Health Highlights: May 18, 2018

Here are some of the latest health and medical news developments, compiled by the editors of HealthDay:

House Votes to Let Vets Seek More Care Outside VA

American veterans would have greater freedom to see doctors outside the Veterans Affairs health system under legislation approved by the U.S. House of Representatives.

By a vote of 347-70 Wednesday, the House supported the bill to give veterans access to more non-VA doctors if the veterans felt the VA wouldn’t provide satisfactory care.

However, in many cases the VA itself would decide when a veteran would be able to see an outside doctor, the Associated Press reported.

The $51 billion legislation would prevent closure of the VA’s Choice private sector program, which would otherwise run out of funding as early as May 31, the wire service said. Currently, about a third of VA appointments are with private doctors.

The bill aims to alleviate even more demand on the VA system by steering more vets to the private sector, including walk-in clinics.

The bill has the support of organizations including the The American Legion and Veterans of Foreign Wars, the wire service said. But it is opposed by some lawmakers who fear it would lead to steep budget cuts at VA hospitals and ultimately, privatization of the VA system. The legislation includes plans to create a presidential commission to review closure of underperforming VA facilities.

In 2014, controversy erupted at a VA facility in Phoenix, when some vets died while waiting months to see a doctor, the AP reported. Similar problems subsequently were uncovered at other VA institutions around the nation.


U.S. Surgeon General Comes to the Rescue for Airline Passenger

When an unnamed passenger on a Delta flight to Jackson, Miss., suffered a medical emergency on Wednesday, a doctor on board was able to help.

That doctor happened to be U.S. Surgeon General Jerome Adams, Fox News reported.

“On my Delta flight to Jackson, Mississippi (by way of Atlanta), and they asked if there was a doctor on board to help with a medical emergency — why, yes — yes, there was,” Adams tweeted alongside a photo showing the Surgeon General on the flight.

The exact nature of the passenger’s medical emergency wasn’t revealed. According to local station WAPT, Adams was flying to Jackson to deliver a speech at the University of Mississippi Medical Center on Thursday, outlining Trump administration efforts to curb the opioid epidemic.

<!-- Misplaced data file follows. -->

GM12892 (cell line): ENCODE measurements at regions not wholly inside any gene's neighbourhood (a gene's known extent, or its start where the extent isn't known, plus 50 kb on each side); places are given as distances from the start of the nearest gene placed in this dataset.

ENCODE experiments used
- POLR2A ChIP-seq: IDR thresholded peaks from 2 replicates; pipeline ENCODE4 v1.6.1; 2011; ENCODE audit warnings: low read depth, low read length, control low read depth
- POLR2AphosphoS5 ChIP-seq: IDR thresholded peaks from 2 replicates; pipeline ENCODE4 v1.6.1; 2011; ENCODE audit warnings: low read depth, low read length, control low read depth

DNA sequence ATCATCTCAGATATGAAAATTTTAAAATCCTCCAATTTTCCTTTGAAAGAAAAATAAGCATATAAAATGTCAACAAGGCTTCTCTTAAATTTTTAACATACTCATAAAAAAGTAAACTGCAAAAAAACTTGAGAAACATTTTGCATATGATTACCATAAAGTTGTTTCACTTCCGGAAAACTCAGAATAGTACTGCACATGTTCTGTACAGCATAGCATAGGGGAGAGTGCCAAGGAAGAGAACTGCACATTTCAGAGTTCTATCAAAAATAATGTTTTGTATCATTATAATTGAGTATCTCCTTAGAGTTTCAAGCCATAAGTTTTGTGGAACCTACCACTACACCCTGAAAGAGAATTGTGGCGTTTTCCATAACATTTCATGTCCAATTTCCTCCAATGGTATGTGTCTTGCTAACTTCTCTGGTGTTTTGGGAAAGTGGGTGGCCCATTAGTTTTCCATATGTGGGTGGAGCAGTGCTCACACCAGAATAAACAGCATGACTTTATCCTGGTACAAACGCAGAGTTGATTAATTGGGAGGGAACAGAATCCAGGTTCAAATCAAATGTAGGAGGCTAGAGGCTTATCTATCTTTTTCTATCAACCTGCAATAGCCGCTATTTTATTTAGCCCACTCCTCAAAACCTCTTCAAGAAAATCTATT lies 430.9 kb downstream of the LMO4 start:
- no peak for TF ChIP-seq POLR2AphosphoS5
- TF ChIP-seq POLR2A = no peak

Adams became U.S. Surgeon General in September of 2017, and was previously Indiana State Health Commissioner from 2014 to 2017.


Egg Farm at Center of Salmonella Outbreak Had Rodents: FDA

The North Carolina egg farm at the center of a multi-state salmonella outbreak was infested with rodents, according to a U.S. Food and Drug Administration inspection report cited by the Washington Post.

Dozens of rodents, both alive and dead, were found in and around hen houses at the Rose Acre Farms in Hyde County, the newspaper said. Thirty-five people who ate eggs traced back to the farm have been sickened since November, according to the Centers for Disease Control and Prevention. Most of the cases were in New York and Virginia.

The FDA report said “unacceptable rodent activity” had been cited at Rose Acre Farms even before the initial salmonella cases were reported, the Post said. The FDA inspection at the heart of the report was conducted in March and April.

The agency said it also found large numbers of insects gathered near chicken feeds, and that employees failed to maintain safe food-handling practices, the Post said.

Last month, Rose Acre recalled more than 207 million eggs for potential salmonella contamination. The eggs were sold under brand names including Great Value, Country Daybreak and Crystal Farms.

The facility produces some 2.3 million eggs daily, distributing them to retailers and restaurants in Colorado, Florida, New Jersey, New York, Pennsylvania, Virginia, West Virginia and the Carolinas. It’s among the largest egg producers in the United States, the newspaper said.

The family-owned farm has issued a statement saying it has taken “numerous remedial actions” to make sure the facility meets or exceeds federal standards.